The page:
What is it about?

We evaluated the relationship between polymorphisms in the glutathione S-transferases (GSTs) GSTM1, GSTT1 and GSTP1 genes and prostate cancer (PCa). PCR-restriction fragment length polymorphism assay was used to genotype the GSTM1, GSTT1, and GSTP1 polymorphisms in 168 PCa cases and 336 frequency matched controls.

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Why is it important?

Prostate cancer (PCa) is the most common malignancy among men in industrialized countries and with a worldwide incidence of 25.3 per 100 000, PCa is the second most common cancer in men.1 In contrast to other Asian populations, with a detection rate of 3.6–3.8%, the incidence of PCa in Iran is quite high.4,5 It is well documented that genetic factors may account for as much as 42% of the PCa risk.6 There are no consistent patterns of single chromosomal abnormalities in PCa; instead, the entire genome is apparently involved in prostatic carcinogenesis.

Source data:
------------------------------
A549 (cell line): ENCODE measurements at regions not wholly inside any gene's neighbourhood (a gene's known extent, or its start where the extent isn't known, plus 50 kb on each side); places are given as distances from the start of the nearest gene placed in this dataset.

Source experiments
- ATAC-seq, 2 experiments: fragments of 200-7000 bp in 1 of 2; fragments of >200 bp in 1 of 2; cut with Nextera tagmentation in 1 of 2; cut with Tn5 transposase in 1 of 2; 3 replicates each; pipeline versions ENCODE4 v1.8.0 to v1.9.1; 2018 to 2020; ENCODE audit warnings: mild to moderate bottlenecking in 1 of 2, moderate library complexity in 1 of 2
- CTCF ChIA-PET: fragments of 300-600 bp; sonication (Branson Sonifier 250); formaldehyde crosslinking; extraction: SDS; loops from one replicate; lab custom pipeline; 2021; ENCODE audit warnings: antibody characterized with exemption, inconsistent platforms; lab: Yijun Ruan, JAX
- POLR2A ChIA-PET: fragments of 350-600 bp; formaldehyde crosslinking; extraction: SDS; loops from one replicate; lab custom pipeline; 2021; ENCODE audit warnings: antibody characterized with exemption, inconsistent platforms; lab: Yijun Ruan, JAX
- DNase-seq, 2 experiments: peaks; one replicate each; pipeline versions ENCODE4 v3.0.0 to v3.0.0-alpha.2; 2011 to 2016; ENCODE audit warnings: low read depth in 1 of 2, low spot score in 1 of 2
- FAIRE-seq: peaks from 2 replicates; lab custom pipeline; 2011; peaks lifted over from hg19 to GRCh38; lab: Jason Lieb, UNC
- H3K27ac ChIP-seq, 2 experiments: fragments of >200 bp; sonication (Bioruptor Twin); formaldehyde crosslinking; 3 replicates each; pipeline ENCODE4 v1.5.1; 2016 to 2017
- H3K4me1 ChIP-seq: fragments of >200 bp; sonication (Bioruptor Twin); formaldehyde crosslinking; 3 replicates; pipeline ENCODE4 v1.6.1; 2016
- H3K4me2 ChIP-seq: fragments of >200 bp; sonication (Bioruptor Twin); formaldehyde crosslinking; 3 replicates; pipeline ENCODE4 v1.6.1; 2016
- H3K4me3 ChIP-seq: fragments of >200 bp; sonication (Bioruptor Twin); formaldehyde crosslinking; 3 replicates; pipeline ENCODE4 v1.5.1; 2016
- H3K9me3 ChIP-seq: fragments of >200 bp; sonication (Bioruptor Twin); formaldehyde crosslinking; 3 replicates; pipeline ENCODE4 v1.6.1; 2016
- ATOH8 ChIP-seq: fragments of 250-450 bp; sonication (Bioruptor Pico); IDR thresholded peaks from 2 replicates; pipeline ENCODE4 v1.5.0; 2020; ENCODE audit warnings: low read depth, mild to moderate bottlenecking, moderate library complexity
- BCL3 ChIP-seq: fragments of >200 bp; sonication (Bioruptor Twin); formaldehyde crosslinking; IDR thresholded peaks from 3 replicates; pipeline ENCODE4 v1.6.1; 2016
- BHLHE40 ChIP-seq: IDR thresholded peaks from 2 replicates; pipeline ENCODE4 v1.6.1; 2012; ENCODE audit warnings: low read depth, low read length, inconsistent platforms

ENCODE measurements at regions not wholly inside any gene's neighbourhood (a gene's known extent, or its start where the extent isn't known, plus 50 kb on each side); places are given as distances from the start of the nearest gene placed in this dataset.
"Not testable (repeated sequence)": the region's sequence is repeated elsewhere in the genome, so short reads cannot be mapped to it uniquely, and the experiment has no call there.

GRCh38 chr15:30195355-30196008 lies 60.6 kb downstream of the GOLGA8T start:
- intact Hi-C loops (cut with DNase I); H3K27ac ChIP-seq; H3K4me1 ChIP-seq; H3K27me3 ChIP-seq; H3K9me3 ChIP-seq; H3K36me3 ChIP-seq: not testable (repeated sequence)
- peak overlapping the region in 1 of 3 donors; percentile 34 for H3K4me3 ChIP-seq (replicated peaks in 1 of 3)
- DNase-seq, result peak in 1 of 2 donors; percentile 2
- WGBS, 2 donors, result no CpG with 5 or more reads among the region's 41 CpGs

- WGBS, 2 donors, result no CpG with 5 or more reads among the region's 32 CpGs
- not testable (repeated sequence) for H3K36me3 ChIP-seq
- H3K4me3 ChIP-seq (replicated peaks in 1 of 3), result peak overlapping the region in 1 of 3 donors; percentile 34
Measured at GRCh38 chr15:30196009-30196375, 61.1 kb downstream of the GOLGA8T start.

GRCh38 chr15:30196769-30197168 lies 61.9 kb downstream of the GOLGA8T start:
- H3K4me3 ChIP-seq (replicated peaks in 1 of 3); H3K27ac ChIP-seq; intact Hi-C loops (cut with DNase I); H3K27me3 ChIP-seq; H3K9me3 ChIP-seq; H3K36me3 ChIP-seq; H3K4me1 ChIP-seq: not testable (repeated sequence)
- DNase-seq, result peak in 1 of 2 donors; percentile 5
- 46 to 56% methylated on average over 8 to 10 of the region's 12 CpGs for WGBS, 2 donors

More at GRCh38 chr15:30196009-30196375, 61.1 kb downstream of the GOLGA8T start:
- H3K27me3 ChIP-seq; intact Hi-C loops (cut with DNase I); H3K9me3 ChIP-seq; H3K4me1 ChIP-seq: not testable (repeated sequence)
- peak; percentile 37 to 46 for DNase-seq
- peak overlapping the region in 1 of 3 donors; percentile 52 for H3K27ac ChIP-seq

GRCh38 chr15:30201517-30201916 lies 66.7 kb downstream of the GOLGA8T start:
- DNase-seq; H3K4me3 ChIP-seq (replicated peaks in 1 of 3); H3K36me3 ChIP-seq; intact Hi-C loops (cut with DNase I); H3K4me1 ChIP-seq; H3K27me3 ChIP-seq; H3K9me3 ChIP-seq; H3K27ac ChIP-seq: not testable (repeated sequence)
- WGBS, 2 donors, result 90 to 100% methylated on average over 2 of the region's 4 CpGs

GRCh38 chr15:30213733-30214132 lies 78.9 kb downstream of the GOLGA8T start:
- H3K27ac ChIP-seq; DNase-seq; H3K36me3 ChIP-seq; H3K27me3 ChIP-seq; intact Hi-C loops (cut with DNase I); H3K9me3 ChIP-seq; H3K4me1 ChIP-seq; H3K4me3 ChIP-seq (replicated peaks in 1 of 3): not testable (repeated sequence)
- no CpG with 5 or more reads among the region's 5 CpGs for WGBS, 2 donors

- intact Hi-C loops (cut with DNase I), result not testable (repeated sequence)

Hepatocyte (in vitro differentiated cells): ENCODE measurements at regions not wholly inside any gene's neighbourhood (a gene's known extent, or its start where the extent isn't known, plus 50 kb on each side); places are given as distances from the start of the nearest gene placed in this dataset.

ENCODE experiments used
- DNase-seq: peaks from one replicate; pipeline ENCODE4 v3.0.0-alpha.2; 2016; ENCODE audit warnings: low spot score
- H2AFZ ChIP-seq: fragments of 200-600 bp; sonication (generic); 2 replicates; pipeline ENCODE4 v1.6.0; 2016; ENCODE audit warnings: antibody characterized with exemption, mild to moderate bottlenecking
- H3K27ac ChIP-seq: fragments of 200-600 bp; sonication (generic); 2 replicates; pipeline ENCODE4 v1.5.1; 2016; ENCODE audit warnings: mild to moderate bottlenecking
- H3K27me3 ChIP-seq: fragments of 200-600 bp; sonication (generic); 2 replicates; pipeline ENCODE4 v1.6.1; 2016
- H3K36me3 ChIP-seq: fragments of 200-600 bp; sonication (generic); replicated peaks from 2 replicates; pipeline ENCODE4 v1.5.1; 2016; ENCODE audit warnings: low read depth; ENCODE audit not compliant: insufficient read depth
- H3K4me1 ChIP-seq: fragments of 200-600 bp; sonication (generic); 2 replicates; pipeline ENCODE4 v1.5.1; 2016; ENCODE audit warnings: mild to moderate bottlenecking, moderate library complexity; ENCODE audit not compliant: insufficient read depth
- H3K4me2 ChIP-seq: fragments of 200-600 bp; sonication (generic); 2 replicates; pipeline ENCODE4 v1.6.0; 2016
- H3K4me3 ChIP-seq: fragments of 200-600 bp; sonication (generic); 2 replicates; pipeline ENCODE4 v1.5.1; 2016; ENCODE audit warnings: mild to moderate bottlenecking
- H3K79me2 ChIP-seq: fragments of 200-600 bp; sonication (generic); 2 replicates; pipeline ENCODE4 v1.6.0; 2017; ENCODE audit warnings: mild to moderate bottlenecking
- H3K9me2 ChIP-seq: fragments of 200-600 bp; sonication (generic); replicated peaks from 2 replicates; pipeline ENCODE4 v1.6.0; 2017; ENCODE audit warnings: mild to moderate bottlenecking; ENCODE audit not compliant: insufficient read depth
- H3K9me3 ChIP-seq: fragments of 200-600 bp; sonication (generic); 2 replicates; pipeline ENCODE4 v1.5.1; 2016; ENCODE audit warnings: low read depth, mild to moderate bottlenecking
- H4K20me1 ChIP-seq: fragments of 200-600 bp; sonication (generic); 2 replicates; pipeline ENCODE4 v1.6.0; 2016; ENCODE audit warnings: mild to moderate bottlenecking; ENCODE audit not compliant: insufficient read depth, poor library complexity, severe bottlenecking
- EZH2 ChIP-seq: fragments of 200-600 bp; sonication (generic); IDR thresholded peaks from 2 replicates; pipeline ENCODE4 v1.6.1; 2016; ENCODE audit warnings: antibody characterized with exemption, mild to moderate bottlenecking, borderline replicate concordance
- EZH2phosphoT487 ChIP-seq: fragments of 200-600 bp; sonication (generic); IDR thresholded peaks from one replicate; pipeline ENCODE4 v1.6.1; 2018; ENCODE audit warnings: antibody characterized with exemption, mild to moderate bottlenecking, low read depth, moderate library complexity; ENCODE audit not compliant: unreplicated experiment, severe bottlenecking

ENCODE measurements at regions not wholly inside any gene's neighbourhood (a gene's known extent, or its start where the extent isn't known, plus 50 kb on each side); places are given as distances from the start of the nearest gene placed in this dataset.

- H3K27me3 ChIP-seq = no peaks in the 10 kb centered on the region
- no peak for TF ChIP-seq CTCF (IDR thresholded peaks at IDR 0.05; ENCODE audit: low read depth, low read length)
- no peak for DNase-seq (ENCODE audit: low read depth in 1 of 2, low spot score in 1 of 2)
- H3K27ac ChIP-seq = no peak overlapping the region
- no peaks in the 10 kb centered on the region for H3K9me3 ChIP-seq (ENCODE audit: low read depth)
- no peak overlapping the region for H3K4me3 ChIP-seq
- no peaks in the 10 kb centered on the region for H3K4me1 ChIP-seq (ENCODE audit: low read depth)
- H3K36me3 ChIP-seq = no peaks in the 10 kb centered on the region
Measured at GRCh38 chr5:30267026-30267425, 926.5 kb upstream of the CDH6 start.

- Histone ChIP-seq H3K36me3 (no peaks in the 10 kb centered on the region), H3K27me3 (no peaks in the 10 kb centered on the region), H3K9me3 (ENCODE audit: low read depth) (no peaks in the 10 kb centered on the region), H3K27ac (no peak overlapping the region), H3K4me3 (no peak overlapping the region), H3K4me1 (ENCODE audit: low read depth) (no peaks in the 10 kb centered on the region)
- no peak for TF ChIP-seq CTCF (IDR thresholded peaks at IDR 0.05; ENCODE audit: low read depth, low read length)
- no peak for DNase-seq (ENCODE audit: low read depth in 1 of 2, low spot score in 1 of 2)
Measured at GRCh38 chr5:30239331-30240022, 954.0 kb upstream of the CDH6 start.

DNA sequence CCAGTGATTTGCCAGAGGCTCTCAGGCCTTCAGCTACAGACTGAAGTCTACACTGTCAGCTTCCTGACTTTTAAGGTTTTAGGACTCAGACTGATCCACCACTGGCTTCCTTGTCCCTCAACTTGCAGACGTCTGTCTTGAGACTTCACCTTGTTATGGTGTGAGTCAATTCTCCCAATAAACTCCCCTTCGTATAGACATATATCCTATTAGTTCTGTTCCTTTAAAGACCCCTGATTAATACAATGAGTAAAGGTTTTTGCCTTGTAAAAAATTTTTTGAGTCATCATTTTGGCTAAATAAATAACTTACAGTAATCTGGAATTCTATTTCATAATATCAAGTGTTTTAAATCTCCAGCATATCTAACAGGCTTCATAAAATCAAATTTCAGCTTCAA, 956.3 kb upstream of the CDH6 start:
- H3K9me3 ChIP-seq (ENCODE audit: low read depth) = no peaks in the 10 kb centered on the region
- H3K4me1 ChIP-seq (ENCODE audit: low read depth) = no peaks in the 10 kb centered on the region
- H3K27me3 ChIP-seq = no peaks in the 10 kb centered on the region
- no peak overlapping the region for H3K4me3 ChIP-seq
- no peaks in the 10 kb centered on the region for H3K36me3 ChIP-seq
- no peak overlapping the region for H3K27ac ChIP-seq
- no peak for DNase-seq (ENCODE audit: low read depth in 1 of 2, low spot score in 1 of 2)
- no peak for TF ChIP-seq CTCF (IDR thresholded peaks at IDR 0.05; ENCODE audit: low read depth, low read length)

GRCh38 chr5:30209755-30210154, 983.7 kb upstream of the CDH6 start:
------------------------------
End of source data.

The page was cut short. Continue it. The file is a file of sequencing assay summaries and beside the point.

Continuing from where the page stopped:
The GSTP1 genotype seemed to have the strongest impact on prostate carcinogenesis. Individual variations in the ability to detoxify environmental chemicals by GST enzymes due to functional polymorphisms may contribute to differences in PCa prevalence and incidence. These findings may have clinical implications, and further studies are warranted.

Dr Mohammad Reza Safarinejad
University of Medical Sceices

Read the Original

This page is a summary of: Glutathione S-transferase gene polymorphisms (GSTM1, GSTT1, GSTP1) and prostate cancer: a case-control study in Tehran, Iran, Prostate Cancer and Prostatic Diseases, January 2011, Springer Science + Business Media,
DOI: 10.1038/pcan.2010.54.
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